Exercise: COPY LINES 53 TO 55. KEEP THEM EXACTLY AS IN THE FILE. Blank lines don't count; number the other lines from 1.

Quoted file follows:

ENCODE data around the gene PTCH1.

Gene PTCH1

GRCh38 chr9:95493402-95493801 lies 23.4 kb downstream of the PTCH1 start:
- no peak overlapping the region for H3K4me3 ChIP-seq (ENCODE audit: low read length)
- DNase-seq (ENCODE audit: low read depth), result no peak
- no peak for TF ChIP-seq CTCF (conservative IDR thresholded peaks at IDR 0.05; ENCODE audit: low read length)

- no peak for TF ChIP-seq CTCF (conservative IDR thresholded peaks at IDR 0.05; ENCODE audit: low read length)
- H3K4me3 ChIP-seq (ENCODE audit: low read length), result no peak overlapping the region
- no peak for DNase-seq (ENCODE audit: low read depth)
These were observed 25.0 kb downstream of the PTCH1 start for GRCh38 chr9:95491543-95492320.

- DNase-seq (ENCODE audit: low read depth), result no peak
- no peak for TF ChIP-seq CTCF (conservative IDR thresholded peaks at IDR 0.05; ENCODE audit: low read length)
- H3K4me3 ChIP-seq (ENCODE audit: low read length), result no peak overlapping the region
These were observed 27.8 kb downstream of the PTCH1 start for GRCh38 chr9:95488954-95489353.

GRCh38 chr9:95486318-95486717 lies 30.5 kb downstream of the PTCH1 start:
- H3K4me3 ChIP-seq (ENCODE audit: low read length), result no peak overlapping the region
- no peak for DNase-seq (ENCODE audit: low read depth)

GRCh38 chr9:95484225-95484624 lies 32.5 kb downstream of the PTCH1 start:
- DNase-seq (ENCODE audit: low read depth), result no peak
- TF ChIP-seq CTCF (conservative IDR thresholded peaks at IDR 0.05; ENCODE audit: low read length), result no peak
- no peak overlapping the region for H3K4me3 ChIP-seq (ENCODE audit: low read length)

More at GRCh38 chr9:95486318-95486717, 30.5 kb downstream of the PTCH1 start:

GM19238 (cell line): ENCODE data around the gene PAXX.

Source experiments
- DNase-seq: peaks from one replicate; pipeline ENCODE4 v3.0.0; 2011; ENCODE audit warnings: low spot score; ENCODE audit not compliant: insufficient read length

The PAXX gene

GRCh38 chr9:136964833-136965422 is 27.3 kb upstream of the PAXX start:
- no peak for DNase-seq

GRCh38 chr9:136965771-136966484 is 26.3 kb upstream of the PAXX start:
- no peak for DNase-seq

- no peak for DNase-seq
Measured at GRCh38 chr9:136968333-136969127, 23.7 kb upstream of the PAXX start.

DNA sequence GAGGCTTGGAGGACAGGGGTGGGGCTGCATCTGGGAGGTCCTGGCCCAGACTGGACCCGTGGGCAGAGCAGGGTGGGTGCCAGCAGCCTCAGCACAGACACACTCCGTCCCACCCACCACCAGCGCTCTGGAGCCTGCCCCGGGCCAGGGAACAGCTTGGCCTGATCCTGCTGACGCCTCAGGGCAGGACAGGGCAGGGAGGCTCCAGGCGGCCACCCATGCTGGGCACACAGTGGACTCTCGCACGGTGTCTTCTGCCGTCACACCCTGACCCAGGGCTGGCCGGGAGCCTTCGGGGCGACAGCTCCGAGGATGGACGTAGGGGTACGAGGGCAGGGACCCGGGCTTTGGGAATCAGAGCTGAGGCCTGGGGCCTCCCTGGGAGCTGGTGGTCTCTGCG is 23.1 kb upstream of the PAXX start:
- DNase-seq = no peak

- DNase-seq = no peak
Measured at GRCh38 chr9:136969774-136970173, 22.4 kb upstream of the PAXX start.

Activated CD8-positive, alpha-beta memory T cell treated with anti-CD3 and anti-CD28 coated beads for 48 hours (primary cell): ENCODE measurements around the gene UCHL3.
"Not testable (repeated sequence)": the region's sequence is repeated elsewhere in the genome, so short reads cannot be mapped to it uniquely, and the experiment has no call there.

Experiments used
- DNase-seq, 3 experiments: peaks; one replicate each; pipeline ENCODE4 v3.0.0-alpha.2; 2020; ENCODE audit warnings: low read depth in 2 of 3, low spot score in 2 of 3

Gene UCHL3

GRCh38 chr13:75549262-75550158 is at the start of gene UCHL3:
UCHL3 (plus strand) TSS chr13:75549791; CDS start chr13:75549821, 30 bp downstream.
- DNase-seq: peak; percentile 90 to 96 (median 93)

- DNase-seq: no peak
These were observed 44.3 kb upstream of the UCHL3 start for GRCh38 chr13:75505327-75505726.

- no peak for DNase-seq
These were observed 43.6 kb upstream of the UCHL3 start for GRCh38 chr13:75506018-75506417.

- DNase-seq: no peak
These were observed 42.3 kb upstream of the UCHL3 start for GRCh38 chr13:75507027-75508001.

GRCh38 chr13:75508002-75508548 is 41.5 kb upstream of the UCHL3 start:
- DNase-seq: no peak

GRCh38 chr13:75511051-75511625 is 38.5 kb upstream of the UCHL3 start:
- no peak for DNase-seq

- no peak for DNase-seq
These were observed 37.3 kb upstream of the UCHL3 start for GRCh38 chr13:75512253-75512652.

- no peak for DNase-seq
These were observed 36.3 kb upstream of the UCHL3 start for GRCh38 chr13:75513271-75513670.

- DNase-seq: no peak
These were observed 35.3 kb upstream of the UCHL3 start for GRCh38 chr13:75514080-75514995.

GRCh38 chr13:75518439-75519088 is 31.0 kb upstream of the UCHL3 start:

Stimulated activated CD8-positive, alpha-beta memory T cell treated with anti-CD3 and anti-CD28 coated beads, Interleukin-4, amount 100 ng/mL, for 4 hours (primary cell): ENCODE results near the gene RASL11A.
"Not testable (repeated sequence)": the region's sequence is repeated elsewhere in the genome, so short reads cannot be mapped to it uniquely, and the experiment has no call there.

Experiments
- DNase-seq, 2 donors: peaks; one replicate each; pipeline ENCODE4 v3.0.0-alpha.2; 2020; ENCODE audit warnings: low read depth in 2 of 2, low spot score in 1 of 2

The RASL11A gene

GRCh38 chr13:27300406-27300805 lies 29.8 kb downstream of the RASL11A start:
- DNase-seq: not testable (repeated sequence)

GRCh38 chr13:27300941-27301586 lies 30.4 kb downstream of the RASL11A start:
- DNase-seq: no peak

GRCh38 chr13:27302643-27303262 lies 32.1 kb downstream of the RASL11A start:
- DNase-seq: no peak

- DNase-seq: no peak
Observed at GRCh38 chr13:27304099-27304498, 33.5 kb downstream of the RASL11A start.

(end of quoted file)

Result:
GRCh38 chr13:75511051-75511625 is 38.5 kb upstream of the UCHL3 start:
- no peak for DNase-seq

- no peak for DNase-seq